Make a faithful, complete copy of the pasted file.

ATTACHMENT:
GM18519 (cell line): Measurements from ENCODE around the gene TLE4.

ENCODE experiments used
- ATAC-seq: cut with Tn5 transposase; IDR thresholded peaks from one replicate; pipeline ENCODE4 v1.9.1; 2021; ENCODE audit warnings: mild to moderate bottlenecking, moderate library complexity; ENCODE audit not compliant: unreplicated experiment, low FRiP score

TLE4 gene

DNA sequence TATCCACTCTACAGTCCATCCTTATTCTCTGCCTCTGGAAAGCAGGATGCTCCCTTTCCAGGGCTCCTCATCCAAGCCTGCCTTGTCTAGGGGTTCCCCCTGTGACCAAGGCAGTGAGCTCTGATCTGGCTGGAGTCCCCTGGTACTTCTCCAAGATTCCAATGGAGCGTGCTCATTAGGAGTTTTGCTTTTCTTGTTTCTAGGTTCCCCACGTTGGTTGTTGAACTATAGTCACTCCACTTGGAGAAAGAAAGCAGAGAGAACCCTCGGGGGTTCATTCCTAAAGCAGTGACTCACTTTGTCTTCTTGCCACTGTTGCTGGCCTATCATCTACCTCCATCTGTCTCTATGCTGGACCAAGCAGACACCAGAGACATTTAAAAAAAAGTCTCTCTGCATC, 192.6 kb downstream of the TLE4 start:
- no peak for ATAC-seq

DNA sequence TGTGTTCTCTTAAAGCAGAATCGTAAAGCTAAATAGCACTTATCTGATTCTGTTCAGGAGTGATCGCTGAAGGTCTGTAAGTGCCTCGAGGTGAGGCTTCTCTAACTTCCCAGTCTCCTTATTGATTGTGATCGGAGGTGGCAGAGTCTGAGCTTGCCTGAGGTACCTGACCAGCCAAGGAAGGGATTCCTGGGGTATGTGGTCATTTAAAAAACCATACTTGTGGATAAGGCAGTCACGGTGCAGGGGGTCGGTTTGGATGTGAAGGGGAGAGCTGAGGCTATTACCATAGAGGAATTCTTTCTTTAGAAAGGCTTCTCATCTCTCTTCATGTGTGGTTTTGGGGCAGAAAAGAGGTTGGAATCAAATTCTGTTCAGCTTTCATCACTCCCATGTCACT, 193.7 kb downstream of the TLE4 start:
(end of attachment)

GM18519 (cell line): Measurements from ENCODE around the gene TLE4.

ENCODE experiments used
- ATAC-seq: cut with Tn5 transposase; IDR thresholded peaks from one replicate; pipeline ENCODE4 v1.9.1; 2021; ENCODE audit warnings: mild to moderate bottlenecking, moderate library complexity; ENCODE audit not compliant: unreplicated experiment, low FRiP score

TLE4 gene

DNA sequence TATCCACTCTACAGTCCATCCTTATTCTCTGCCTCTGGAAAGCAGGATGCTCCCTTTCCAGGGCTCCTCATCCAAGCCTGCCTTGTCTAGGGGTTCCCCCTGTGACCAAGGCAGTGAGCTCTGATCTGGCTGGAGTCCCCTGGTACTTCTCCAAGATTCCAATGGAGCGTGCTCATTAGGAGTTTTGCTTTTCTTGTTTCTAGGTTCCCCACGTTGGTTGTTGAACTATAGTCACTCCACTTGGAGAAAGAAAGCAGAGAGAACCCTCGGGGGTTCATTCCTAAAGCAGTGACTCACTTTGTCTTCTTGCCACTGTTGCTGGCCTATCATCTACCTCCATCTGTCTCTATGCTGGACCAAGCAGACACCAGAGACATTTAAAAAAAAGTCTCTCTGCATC, 192.6 kb downstream of the TLE4 start:
- no peak for ATAC-seq

DNA sequence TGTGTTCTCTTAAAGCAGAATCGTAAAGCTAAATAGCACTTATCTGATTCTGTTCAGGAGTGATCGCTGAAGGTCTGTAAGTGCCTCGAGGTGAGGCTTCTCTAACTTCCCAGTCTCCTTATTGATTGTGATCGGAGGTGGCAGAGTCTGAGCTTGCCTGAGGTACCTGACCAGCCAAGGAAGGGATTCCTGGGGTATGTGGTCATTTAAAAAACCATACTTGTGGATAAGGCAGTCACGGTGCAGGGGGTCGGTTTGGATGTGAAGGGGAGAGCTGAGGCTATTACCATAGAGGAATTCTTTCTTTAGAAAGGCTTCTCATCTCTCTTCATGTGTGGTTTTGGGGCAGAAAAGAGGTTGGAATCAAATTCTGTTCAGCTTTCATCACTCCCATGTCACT, 193.7 kb downstream of the TLE4 start: